It doesn’t matter how angry those officials may get over someone else’s personal views, we have the freedom in this country to think differently and spend our money as we want, so long as it does not take away someone else’s rights.  It’s a simple concept, but one that is so hard to keep in mind when someone has really upset you.  The degree to which you truly believe in the Constitution and the Bill of Rights does not get tested when you are in agreement with someone.  The true test comes from when someone is diametrically opposed to your views and you are still willing to fight for them as much as if you had agreed.  Heck, even the ladies on The View understand that.

We should all feel great concern when any politician feels it’s in his or her interest to ignore the Constitution.  That document was specifically designed to tell government what it cannot do.  The rights called out in that document do not come from government — they exist within each of us and come from a much grander place than a man-made institution.  The moment we feel it is okay to ignore its precepts because of an emotional tide is the moment we cease to be a free nation.  To seek the ruin of a business (and the thousands of lives connected to it) for no other reason than over a religious difference is tantamount to endorsing anarchy.  Not a single person’s rights, as defined by the Constitution, have been abused by the words of Dan Cathy (or Louis Farrakhan for that matter).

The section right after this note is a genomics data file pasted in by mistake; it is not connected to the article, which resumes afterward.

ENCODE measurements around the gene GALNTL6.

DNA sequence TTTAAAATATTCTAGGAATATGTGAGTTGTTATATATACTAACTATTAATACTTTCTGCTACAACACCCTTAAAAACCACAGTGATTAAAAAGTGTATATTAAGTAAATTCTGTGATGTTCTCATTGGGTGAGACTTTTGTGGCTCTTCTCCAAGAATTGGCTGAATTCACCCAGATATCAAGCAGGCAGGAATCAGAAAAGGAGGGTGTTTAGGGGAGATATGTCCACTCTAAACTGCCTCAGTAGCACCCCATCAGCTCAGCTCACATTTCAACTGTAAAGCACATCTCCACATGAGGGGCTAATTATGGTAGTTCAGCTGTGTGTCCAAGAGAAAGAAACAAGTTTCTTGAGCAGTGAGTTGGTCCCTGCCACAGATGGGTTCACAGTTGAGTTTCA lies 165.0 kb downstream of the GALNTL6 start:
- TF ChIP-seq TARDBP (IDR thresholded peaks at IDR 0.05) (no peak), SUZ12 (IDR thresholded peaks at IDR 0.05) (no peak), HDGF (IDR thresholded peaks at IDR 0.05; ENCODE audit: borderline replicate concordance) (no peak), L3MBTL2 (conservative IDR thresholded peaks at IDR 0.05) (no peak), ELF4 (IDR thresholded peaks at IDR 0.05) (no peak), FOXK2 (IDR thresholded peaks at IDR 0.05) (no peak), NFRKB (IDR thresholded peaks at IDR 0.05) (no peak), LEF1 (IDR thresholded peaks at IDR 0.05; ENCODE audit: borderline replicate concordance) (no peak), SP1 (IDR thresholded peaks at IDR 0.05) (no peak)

And by the way, no where in our Constitution or the Bill of Rights does it state you have the right to not be offended.

Personally, I believe that words have meaning and it is not up to the whim of others to change those definitions.  Marriage, throughout the earliest of times, has been described as the union of a man and a woman.  On the flip side, I embrace freedom and individualism and believe there should be legal protections for same-sex unions to give those couples the exact same legal rights that married unions have — shared insurance benefits, survivorship benefits, rights to shared assets, etc.  This makes legal sense and should be enacted and can make for a topic on another day.

Suffice it to say, I want as much freedom in this country as possible.  Am I a hate monger because my definition is different from yours?  Do I deserve to have an orchestrated campaign against me, my family and my business for having those beliefs?  I want to see the same legal benefits for any committed couple, I just do not want to redefine a word and the religious connotations that I have had for my entire life.

But, more importantly, I do not want an elected official to feel as though he or she is the ultimate arbiter — judge, jury and executioner — of the personal beliefs of individuals over which they feel they have dominion.  Regardless of your personal beliefs, you, too, should fear where that leads.